These principles do tend to sacrifice other areas of stable flight, like weather such as wind. Not every flying day is perfect with absolutely still air. So I found that with a little extra weight and power where needed most of these simple designs fly better in various conditions. A flying wing by nature will create as much or if not more drag then a conventional fuselage design, it needs to for stability mostly on the yaw axis. But with the added weight and drag you need to compensate with more power. Jet airliners run a thrust to weight ratio well under 1:1, but then again they aren't beginner RC pilots that fly them, nor are they subject to heavy maneuvers from trying to recover nose dives or dodging obstacles.

Keeping your thrust to weight ration better then 1:1 is so much more beneficial to all skill levels of RC flying. If you cant change your motor then there are other areas to experiment with. Go to a 4 cell from a 3 cell to get more volts and in turn more throttle. Move up a prop size and/or pitch to get more static thrust and more top speed. All this will help close the gap to 1:1, mind you going beyond 1:1 is even better in my opinion. Just like a fighter jet doesn't need to have so much power just to fly and maintain flight, but it sure is nice to have when someone has a missile lock on you.
 

BATTLEAXE

Well-known member
#12
No, but there's such a thing as excess weight.
I have flown an airframe meant for the F pack where I put in a 3536 1200Kv on a 40amp ESC with a 2200 3s spinning a 8x8 and it still flew just fine. Even at over twice the weight of the recommended set up it still flew, and flew better. Even though it wouldn't fly as slow as having the F pack installed, the added power made up for the weight 5 times over. I could get the plane out of any stall situation just by throwing the coals to it. And even on zero throttle, it would still glide nice to a soft landing. Check out my FT-22 vids and you will see.
 

sprzout

Knower of useless information
Mentor
#13
So...I've got a Versa Wing that I fly in combat events. I run a RacerStar Br2830 1300kv motor, with a 30A esc and 2200mAh 35c 3S batteries. I run it with an 8x8 prop in a pusher configuration, and it's pretty quick. It's not the fastest wing out there, but it's got plenty of power to fly up and loop and roll with. I get approx. 1100g of static thrust with it, and it flies nicely.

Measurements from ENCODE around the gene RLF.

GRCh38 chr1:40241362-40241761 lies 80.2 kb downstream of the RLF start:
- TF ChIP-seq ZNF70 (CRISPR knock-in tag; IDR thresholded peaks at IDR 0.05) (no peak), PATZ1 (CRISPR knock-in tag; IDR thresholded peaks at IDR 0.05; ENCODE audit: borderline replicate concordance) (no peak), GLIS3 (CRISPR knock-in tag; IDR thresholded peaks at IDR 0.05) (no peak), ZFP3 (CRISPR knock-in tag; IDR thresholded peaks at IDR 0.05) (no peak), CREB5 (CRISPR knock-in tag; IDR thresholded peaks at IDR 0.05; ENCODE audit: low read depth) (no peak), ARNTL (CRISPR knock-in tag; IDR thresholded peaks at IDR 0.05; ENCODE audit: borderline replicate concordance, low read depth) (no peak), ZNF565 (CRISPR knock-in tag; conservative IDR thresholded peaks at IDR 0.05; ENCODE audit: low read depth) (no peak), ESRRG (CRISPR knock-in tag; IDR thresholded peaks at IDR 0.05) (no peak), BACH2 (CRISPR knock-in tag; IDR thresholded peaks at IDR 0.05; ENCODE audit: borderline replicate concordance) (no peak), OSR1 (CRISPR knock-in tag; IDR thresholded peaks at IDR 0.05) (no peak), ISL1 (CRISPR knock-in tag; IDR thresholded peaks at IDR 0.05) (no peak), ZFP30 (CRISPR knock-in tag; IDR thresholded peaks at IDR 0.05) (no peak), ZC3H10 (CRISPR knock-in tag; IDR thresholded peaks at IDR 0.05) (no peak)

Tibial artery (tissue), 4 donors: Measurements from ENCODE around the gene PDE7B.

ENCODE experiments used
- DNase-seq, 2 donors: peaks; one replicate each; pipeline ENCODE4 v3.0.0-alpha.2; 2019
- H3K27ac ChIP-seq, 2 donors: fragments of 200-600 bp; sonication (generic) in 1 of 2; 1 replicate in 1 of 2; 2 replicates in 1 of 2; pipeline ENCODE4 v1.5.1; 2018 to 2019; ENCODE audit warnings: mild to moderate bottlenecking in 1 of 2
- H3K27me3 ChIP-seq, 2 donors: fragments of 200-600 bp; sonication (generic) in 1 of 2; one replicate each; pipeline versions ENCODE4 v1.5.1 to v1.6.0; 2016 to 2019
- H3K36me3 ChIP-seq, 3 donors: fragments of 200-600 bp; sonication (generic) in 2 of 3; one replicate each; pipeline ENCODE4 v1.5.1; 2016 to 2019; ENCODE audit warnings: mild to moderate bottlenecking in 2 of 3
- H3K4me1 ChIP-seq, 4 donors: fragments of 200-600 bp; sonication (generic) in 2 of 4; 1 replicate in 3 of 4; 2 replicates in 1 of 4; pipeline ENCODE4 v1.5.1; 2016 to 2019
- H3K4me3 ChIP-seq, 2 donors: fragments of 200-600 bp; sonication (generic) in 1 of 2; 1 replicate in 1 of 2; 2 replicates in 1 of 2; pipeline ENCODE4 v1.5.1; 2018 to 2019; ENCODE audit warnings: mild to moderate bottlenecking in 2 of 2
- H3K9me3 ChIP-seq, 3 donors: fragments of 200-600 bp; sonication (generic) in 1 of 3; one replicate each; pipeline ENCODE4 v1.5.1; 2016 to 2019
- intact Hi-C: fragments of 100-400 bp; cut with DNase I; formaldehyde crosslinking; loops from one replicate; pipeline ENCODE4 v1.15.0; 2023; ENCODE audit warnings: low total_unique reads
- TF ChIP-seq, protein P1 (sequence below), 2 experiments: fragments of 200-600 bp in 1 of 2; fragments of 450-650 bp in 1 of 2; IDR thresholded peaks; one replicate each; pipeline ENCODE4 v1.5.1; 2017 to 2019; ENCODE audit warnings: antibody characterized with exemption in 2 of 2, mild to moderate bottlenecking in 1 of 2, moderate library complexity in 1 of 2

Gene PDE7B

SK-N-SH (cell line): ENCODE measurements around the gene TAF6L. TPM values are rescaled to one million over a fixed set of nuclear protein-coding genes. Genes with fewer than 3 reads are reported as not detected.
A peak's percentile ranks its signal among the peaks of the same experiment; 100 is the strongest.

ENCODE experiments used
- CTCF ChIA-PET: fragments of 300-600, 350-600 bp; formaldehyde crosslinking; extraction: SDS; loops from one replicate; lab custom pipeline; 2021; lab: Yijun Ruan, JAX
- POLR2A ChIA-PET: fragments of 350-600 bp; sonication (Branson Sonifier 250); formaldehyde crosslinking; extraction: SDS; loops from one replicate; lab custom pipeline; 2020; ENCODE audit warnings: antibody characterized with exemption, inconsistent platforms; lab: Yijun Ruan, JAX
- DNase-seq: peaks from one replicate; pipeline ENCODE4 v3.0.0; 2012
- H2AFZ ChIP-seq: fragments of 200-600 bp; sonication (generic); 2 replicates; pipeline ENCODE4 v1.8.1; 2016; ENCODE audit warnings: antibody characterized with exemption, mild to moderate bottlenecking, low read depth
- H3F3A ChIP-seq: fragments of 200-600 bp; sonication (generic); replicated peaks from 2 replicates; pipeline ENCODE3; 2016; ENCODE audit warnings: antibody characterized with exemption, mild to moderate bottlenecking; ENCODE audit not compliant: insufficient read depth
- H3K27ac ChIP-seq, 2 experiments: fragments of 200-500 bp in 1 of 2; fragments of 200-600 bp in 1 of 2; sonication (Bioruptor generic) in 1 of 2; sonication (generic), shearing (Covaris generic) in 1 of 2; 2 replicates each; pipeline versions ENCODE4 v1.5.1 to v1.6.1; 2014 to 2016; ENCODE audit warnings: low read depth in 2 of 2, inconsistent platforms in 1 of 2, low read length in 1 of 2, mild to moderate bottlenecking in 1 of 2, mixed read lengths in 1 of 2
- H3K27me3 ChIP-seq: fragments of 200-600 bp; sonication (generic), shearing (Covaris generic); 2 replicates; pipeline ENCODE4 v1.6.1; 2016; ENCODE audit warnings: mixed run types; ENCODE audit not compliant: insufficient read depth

Based on that, and how I've seen some of the other wings out there fly, I'd say that your 285g of thrust is going to be severely anemic and it won't fly very well - if, that is, it's based on the full size Versa Wing, which I think it might be - the average weight of the Versa Wing is approx. 300g w/o battery.
 

BATTLEAXE

Well-known member
#14
So...I've got a Versa Wing that I fly in combat events. I run a RacerStar Br2830 1300kv motor, with a 30A esc and 2200mAh 35c 3S batteries. I run it with an 8x8 prop in a pusher configuration, and it's pretty quick. It's not the fastest wing out there, but it's got plenty of power to fly up and loop and roll with. I get approx. 1100g of static thrust with it, and it flies nicely.

Based on that, and how I've seen some of the other wings out there fly, I'd say that your 285g of thrust is going to be severely anemic and it won't fly very well - if, that is, it's based on the full size Versa Wing, which I think it might be - the average weight of the Versa Wing is approx. 300g w/o battery.
That's like a 3.5:1 ratio, that's where I like to be as well. People say it is over kill but it is so much fun. Sure you don't need it, but you definitely want it
 

sprzout

Knower of useless information
Mentor
#15
That's like a 3.5:1 ratio, that's where I like to be as well. People say it is over kill but it is so much fun. Sure you don't need it, but you definitely want it
LOL more like 2.5:1 for me, but plenty of thrust for me to scoot around the skies. It doesn't feel as fast as my racing quads, but that's ok for me during combat - I feel like it can get crazy really quick.
 

Hondo76251

Well-known member
#17
Man, I'm lucky if I end up at 1:1 it seems like! A lot of my tinker projects are sub 250 fixed wing fpv, a lot of the weight is camera and battery and frankly, if i can get it in the air and cruise at decent speed it's all good!
 

Hondo76251

Well-known member
#18
But they still DON'T use thrust.
We add weight to fly faster.
Semantics... force=mass x acceleration we all play by the same rules to achieve flight! The energy comes from somewhere, be it motor or wind! I've dabbled in slope soaring, but my other hobby is sailing, harnessing the power of the wind is a most thrilling experience!